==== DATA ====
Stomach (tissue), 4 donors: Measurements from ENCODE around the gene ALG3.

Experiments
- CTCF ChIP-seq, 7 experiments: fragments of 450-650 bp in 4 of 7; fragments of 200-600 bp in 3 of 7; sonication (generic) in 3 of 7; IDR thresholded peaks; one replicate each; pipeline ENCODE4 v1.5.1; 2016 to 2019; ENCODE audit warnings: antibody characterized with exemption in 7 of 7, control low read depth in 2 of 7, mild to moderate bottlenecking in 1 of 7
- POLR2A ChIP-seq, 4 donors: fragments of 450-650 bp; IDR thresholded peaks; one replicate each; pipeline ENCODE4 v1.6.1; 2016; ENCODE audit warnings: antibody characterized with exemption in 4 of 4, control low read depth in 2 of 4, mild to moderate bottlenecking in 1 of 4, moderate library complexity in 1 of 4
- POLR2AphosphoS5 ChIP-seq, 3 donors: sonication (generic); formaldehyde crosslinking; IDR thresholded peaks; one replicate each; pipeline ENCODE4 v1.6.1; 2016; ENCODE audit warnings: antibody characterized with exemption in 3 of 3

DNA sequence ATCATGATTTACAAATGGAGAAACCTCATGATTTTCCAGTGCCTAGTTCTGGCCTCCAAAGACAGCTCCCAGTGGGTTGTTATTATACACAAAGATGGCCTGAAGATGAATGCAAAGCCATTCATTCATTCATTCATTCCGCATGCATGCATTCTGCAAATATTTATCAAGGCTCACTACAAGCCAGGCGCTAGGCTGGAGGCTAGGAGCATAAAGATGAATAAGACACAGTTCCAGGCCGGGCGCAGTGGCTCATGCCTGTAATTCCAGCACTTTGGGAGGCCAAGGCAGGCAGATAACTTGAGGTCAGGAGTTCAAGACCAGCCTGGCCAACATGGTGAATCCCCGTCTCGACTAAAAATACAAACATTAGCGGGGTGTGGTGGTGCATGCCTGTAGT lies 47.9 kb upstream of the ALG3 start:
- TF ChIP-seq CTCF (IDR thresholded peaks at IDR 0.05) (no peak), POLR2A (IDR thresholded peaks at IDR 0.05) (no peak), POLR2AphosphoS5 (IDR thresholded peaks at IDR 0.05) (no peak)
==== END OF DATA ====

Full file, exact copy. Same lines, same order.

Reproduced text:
Stomach (tissue), 4 donors: Measurements from ENCODE around the gene ALG3.

Experiments
- CTCF ChIP-seq, 7 experiments: fragments of 450-650 bp in 4 of 7; fragments of 200-600 bp in 3 of 7; sonication (generic) in 3 of 7; IDR thresholded peaks; one replicate each; pipeline ENCODE4 v1.5.1; 2016 to 2019; ENCODE audit warnings: antibody characterized with exemption in 7 of 7, control low read depth in 2 of 7, mild to moderate bottlenecking in 1 of 7
- POLR2A ChIP-seq, 4 donors: fragments of 450-650 bp; IDR thresholded peaks; one replicate each; pipeline ENCODE4 v1.6.1; 2016; ENCODE audit warnings: antibody characterized with exemption in 4 of 4, control low read depth in 2 of 4, mild to moderate bottlenecking in 1 of 4, moderate library complexity in 1 of 4
- POLR2AphosphoS5 ChIP-seq, 3 donors: sonication (generic); formaldehyde crosslinking; IDR thresholded peaks; one replicate each; pipeline ENCODE4 v1.6.1; 2016; ENCODE audit warnings: antibody characterized with exemption in 3 of 3

DNA sequence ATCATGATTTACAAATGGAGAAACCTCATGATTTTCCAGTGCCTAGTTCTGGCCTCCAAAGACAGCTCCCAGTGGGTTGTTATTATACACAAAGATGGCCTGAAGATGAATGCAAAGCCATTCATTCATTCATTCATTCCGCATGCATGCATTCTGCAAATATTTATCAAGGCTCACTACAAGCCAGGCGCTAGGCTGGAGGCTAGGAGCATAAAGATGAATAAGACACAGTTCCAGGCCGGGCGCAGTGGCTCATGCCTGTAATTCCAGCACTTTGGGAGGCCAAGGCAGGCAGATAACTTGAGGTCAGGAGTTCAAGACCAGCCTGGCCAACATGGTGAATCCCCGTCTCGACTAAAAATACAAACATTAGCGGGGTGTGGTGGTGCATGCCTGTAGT lies 47.9 kb upstream of the ALG3 start:
- TF ChIP-seq CTCF (IDR thresholded peaks at IDR 0.05) (no peak), POLR2A (IDR thresholded peaks at IDR 0.05) (no peak), POLR2AphosphoS5 (IDR thresholded peaks at IDR 0.05) (no peak)